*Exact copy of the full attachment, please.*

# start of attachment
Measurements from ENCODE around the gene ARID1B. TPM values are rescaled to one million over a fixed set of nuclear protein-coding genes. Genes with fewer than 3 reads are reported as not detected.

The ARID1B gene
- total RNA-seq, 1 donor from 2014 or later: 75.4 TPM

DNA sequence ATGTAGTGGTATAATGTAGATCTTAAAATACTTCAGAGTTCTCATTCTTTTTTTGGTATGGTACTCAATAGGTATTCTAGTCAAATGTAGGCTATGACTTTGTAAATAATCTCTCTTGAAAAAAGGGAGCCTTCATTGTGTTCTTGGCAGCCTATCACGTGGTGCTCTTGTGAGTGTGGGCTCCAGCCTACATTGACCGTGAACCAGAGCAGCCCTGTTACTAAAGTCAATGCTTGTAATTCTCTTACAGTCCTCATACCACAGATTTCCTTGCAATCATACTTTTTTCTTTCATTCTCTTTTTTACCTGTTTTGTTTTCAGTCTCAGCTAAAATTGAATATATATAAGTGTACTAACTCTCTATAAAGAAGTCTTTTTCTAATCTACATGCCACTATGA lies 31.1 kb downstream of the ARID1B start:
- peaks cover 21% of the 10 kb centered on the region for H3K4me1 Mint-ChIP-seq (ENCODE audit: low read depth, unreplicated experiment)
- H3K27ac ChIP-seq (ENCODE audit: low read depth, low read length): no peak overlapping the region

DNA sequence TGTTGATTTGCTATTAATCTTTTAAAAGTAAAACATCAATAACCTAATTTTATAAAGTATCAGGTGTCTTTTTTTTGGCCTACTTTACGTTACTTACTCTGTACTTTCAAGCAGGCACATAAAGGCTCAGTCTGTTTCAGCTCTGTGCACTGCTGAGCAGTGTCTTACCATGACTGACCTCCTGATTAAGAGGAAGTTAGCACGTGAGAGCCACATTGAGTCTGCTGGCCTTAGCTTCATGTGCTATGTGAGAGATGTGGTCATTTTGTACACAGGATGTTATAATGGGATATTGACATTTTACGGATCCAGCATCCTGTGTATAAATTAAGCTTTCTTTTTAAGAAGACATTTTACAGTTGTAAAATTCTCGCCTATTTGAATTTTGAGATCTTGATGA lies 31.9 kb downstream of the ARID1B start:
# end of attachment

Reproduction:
Measurements from ENCODE around the gene ARID1B. TPM values are rescaled to one million over a fixed set of nuclear protein-coding genes. Genes with fewer than 3 reads are reported as not detected.

The ARID1B gene
- total RNA-seq, 1 donor from 2014 or later: 75.4 TPM

DNA sequence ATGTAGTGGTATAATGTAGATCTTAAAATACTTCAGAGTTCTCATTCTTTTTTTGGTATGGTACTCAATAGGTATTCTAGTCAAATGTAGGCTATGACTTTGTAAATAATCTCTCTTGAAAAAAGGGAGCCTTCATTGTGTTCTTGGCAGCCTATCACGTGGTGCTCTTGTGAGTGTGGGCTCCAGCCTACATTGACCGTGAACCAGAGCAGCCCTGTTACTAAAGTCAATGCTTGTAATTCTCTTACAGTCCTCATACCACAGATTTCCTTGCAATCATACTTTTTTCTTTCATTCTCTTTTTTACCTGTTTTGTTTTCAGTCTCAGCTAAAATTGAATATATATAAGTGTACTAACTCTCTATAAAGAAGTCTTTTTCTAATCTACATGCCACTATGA lies 31.1 kb downstream of the ARID1B start:
- peaks cover 21% of the 10 kb centered on the region for H3K4me1 Mint-ChIP-seq (ENCODE audit: low read depth, unreplicated experiment)
- H3K27ac ChIP-seq (ENCODE audit: low read depth, low read length): no peak overlapping the region

DNA sequence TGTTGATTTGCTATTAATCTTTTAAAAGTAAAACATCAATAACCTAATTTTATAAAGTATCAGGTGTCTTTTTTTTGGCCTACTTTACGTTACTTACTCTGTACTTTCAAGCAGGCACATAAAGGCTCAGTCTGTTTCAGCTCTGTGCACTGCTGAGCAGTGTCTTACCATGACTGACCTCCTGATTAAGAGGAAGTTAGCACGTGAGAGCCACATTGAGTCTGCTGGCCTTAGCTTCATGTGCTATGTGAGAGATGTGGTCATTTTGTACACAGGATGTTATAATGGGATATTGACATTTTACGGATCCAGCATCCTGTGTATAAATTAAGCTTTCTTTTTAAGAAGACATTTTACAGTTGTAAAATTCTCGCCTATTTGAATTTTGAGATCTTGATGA lies 31.9 kb downstream of the ARID1B start: